The teams appearing on the cards of the second deck may include All-Star or other special teams. All-Star teams typically have more than one team member with the same number. If a player picking up the card from the second deck notices that two members of the team have the same number and if clues are being given (see below), then he may choose which team member to use for giving clues.
Player one must then guess the name of the team member which matches the number drawn (for example, if the card drawn from the deck second deck reads Mets 1986 and player one draws an 18, then he must guess Daryl Strawberry to be credited with a correct answer).
The subject invention also allows for competition between players of disparate skill. In one embodiment, the second side of the cards in the second deck may also have clues to reduce the level of skill and memory required to play the game. For example, next to the team member's number and name may be clues such as bats left handed, throws right handed or the position played (e.g., centerfield, first base, etc.).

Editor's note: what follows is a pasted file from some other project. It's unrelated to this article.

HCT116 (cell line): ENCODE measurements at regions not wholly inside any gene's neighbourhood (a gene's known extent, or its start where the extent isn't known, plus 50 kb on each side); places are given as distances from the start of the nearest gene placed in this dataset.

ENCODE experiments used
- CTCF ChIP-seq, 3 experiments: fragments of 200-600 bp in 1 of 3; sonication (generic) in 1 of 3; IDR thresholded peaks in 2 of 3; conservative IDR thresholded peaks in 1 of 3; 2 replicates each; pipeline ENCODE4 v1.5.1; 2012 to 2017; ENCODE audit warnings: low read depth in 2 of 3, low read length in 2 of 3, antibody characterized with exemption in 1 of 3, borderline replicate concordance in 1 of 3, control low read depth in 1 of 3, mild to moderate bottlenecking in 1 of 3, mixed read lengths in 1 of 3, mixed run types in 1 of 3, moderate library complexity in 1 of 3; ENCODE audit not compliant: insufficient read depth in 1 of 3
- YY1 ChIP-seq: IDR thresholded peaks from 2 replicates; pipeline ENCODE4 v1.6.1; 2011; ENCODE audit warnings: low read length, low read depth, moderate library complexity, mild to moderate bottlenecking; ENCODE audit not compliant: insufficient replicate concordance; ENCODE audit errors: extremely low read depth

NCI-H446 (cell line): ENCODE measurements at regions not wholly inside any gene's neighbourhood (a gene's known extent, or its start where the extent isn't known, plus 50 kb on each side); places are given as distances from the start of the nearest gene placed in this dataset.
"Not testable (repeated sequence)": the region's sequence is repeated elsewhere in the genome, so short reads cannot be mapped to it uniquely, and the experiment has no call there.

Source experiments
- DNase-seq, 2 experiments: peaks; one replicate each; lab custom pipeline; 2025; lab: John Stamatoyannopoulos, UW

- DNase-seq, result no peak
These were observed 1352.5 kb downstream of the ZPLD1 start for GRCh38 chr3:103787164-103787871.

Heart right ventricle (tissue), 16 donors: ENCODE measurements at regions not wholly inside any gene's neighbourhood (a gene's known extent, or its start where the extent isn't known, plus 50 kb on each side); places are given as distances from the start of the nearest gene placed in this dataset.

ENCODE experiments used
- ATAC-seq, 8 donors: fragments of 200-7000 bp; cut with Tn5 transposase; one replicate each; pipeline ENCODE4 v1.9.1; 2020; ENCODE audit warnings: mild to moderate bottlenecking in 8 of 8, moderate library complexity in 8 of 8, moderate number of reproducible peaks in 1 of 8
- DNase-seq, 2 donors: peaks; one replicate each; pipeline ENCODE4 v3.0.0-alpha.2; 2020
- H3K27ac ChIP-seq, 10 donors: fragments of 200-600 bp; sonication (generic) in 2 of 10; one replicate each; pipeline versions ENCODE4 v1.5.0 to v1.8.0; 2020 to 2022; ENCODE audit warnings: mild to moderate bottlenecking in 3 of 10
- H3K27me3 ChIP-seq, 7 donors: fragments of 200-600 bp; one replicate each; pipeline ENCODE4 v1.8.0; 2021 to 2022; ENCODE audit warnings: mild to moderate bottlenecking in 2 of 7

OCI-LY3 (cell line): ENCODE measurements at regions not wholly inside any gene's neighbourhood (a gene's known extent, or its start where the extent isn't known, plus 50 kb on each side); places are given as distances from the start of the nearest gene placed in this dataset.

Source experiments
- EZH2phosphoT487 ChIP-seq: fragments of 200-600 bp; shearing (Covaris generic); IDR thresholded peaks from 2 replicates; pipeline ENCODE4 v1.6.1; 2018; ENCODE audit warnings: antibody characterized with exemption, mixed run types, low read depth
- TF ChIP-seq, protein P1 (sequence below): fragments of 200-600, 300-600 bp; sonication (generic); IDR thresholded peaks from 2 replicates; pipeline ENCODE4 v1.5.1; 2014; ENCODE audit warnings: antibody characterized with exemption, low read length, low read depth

To vary the level of difficulty, the holder of the card may read one or more clues from the second side of the card from the second deck. For example, whereas a master player would be given only a acknowledgment that there is a player on the team with the selected number, a less skilled player would be told the player's initials, position, batting handedness, or throwing arm. In a preferred embodiment, the subject invention comprises means for recording correctly guessed team member/uniform number combinations. Means for recording correctly guessed team member/uniform number combinations typically comprise a game board depicting a sports field having spaces for recording correctly guessed team member/uniform number combinations. FIG. 4 shows an example of such a field wherein the sport is baseball. Round spaces for placing the tokens are depicted for the positions first base(1B), second base(2B), third base(3B), short stop(SS), right-handed pitcher(RHP), left-handed pitcher(LHP), catcher(c), three outfielders(OF), and the bench positions of reserve outfielder(OF) and infielder(IF) right(RHP) and left-handed (LHP) reserve pitchers, and manager(M). Other position variations which may be incorporated into a game board include additional reserve players and coaches. Football, hockey, etc., have their own boards and numbers of positions. If the first player correctly guesses the player having the chosen number, he is given a token. This player then takes the token and places it on the position of the team member he has guessed. The player may then draw another card and the process of play is repeated until the player guesses incorrectly at which time the second player takes his or her turn, and so on.